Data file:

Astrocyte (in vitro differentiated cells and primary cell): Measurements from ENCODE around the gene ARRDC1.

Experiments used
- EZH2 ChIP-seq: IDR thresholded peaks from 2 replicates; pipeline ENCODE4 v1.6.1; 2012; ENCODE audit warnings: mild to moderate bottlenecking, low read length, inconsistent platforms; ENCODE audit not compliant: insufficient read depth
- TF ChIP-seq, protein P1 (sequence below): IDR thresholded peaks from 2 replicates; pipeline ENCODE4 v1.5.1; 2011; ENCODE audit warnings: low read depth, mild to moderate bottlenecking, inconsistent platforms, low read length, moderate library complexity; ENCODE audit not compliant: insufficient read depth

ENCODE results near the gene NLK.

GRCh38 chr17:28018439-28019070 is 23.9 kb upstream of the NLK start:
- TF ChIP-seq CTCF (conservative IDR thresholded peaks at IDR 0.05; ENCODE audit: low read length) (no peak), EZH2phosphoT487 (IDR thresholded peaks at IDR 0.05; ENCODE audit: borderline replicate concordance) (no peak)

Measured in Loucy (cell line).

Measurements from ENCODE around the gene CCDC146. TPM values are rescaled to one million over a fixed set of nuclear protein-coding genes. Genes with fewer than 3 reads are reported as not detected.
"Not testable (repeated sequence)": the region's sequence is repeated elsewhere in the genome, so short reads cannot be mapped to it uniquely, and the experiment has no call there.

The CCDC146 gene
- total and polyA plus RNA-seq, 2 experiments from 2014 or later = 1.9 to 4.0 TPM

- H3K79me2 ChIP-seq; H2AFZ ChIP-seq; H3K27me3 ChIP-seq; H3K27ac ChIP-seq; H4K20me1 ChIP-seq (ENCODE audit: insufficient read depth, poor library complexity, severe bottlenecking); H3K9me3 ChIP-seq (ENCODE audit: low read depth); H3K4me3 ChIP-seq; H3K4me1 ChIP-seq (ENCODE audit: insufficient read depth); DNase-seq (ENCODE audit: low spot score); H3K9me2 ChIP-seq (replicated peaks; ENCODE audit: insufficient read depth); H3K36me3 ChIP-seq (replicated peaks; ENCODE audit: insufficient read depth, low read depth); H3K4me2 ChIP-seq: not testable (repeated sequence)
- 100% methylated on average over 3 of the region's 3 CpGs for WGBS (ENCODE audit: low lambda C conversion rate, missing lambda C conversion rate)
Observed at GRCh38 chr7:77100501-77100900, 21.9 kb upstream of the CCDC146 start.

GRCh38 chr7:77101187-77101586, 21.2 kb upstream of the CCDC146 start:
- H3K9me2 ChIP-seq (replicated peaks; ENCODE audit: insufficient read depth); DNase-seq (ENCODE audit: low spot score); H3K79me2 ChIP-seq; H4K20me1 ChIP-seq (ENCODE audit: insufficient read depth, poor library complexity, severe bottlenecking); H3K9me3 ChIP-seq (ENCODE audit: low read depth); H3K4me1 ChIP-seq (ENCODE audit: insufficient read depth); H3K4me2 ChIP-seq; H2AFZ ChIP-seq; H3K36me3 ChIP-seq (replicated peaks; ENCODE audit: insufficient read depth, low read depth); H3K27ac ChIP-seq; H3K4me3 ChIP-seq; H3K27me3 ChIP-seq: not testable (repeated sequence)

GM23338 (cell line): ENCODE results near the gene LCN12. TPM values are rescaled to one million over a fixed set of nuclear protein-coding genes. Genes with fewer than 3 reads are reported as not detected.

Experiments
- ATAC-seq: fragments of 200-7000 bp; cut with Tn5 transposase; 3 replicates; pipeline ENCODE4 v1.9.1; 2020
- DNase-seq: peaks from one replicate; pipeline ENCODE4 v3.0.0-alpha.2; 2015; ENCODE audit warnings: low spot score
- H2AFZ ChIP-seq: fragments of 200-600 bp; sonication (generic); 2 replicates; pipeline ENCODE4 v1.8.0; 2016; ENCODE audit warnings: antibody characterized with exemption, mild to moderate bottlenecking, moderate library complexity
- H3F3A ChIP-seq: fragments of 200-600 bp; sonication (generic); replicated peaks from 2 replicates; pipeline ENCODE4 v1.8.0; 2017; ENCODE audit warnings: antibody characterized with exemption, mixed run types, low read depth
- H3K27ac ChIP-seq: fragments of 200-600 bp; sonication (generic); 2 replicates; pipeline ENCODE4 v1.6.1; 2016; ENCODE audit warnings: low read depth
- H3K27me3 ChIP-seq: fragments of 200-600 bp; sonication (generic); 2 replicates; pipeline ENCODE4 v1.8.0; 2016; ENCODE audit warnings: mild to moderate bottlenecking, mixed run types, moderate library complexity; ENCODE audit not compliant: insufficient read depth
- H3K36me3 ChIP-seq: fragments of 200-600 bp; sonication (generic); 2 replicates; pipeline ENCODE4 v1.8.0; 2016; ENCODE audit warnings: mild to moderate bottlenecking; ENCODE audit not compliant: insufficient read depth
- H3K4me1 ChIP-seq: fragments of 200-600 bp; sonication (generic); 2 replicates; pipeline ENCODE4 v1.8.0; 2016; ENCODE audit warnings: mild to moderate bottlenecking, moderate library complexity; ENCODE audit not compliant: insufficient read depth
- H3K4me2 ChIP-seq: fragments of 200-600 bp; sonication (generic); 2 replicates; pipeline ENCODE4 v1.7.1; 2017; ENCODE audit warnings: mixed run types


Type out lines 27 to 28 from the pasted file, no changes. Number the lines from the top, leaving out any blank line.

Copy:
- H3K4me1 ChIP-seq: fragments of 200-600 bp; sonication (generic); 2 replicates; pipeline ENCODE4 v1.8.0; 2016; ENCODE audit warnings: mild to moderate bottlenecking, moderate library complexity; ENCODE audit not compliant: insufficient read depth
- H3K4me2 ChIP-seq: fragments of 200-600 bp; sonication (generic); 2 replicates; pipeline ENCODE4 v1.7.1; 2017; ENCODE audit warnings: mixed run types